Nominated

APRA AMCOS and the PPCA

For OneMusic Australia

Want to submit your own nomination? Click here.

OneMusic Australia has been nominated for:

  • Having the most complicated set of guidelines developed in probably the last 40 years;

  • Claiming to represent local musicians and then sending most of the money it collects to America; 

                                                       

  • Claiming that listening to music on headphones is a public performance;
     

  • Charging businesses if music is audible in their car park.

The story of OneMusic and why we don't like them

In July 2019, after a two year gestation period, The Australasian Performing Rights Association and Australasian Mechanical Copyright Owners Society (APRA AMCOS) and the Phonographic Performance Company of Australia (PPCA) finally gave birth to their new baby, OneMusic Australia. OneMusic is touted as a “one stop shop” where businesses can get a licence to play copyrighted music. Previously you had to get separate licences from each organisation – one for the musical work and one for the sound recording. So what’s so bad about OneMusic – shouldn't it be a reduction in red tape? Well, no. Here's the problem:


A web of complexity

Firstly, you need 5 hours, a team of legal experts, a mathematician and a wizard to work out how much you're supposed to pay. (OK, you might not need a wizard, but it would sure help). OneMusic has 24 categories of licences for different sectors, each with several tiers of licences and add-ons. For example, the retail and service provider category lists at least 28 different licence options. Platinum, gold, silver, bronze, sapphire, diamond, zinc, lithium… oh please!

And the metrics used to calculate licence fees inexplicably differ between licence categories: retailers pay according to the size of their floor space in square metres, restaurants pay according to the number of patrons they are licenced to seat, bars have go and count how many devices they use to play music, and gyms pay by number of members. But that’s only for background music. You’ll have to make another calculation all together for live music, “featured music,” music on your website, and music on telephone hold systems. Hence the need for the mathematician. And the wizard.

Aiding and abetting

Secondly, they mislead you into breaking your end user agreements with personal streaming services such as Spotify and Apple Music. On page 2 of the Retail Guide, it says that if you take out a Gold licence you’re covered for “an online stream or a music download via a personal digital music service or other online source.”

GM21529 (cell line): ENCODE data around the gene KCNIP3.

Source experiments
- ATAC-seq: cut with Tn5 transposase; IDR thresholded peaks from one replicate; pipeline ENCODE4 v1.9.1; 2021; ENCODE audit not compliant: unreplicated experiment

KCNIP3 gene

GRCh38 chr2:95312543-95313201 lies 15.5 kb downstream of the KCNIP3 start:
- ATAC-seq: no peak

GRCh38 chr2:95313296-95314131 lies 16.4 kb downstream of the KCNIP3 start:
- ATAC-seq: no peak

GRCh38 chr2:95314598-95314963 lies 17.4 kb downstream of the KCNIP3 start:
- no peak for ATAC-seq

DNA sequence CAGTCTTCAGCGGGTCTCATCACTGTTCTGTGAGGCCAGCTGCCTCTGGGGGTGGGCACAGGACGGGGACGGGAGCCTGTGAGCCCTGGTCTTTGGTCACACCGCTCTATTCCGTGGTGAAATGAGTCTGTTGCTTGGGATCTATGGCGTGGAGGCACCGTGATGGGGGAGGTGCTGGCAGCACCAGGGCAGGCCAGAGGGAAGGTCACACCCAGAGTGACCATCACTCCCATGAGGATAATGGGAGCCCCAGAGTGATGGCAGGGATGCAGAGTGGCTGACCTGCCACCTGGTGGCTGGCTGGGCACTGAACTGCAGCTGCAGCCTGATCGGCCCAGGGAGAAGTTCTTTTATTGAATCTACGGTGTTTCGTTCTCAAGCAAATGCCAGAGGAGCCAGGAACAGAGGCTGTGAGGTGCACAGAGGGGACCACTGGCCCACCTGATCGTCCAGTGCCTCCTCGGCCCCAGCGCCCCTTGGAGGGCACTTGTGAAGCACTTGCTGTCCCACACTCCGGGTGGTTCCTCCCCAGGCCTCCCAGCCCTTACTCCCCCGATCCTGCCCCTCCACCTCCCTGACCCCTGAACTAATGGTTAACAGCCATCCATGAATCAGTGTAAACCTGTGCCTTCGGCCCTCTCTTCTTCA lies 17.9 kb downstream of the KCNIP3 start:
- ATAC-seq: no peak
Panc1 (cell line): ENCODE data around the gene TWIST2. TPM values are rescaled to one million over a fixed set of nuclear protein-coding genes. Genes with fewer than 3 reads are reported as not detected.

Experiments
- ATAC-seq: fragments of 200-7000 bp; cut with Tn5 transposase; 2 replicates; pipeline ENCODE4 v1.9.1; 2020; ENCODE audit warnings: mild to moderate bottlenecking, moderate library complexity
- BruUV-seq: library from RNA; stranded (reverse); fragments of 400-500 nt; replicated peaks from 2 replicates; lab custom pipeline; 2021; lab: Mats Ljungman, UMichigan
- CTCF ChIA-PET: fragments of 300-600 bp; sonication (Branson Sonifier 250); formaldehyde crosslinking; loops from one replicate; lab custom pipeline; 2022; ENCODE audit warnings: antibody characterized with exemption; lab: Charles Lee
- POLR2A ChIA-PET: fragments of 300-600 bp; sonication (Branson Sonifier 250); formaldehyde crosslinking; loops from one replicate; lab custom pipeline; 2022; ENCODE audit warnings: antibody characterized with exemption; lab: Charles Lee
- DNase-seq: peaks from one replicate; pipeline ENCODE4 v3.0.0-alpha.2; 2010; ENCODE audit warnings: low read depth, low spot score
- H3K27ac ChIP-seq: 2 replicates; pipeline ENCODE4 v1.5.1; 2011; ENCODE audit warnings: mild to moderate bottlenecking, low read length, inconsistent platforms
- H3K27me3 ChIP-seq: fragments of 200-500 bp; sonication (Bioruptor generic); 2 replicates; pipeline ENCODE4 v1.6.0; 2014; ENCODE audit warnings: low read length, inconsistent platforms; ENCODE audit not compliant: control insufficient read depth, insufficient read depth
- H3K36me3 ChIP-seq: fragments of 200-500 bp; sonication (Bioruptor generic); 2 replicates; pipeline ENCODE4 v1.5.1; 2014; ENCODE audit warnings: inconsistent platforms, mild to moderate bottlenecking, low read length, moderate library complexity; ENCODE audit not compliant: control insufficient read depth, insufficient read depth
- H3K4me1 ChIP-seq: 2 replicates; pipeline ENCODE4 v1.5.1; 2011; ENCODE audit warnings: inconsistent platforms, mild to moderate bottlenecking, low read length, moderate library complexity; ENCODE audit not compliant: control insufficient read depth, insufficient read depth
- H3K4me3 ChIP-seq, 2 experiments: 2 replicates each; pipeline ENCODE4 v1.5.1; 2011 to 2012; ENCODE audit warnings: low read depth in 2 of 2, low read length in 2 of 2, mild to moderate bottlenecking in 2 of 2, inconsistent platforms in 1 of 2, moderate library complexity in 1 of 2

“Great,” you think, “I’ll pay that and then make a Spotify playlist to play in my business. How simple!”

But then at the very bottom of page 4 in the small font section, the guide warns that “even with our licence, the use of these services by you in your business may be in breach of the terms and conditions of your end user agreement with that service.”

Um – what?! That’s right: it turns out that Spotify and Apple Music both say you can’t use their services in a business. OneMusic doesn’t actually have the authority to “licence” people to use them in that way and are just using it as another way to make money. And it’s a system that cheats smaller artists of their royalties while raking in money for the major labels.

Scamming People

And, finally, the icing on the cake – they try to trick businesses into paying for things we don’t have to pay for!

Any normal, reasonable individual would be forgiven for reading the phrase  “you need cover for Workplace Music if you allow your employees to play music in the workplace (including via radios, streaming services and CDs) whether the music is played on speakers or via headsets and earphones” and thinking that it means that you have to pay if you allow your employees to play music in the workplace (including via radios, streaming services and CDs) whether the music is played on speakers or via headsets and earphones.

Any normal, reasonable individual would be forgiven for reading the phrase "Music in Car Parks only applies in indoor or outdoor car parks where music is audible to those customers who are parking" and thinking that it means you have to pay if you have an indoor or outdoor car park where music is audible to those customers who are parking.

This understandably leads to anger and confusion. In what world is someone listening to music on earphones a “public performance?” What gives OneMusic the right to charge for that? And what gives them the right to charge someone an additional fee if their music is loud enough to be heard from a car park? Is this not a scam?

“But no, don’t be silly, of course it isn’t!” say the lovely, well-meaning staff members of APRA AMCOS (to COSBOA, when we asked).

Apparently, by “via headsets and earphones” they actually mean that you have to pay when you host a silent disco for your employees (where they all listen to the same music at the same time but on headphones). You know, because that happens all the time and is totally clear in the licence guide – not.

 

And "audible" doesn't actually mean "able to be heard" (who knew), it means you have to pay if you play music from speakers that are located in the car park. You know, because that's totally a thing that people do and is totally clear in the licence guide. We all run raves in our car parks.

A scam? We think so – def.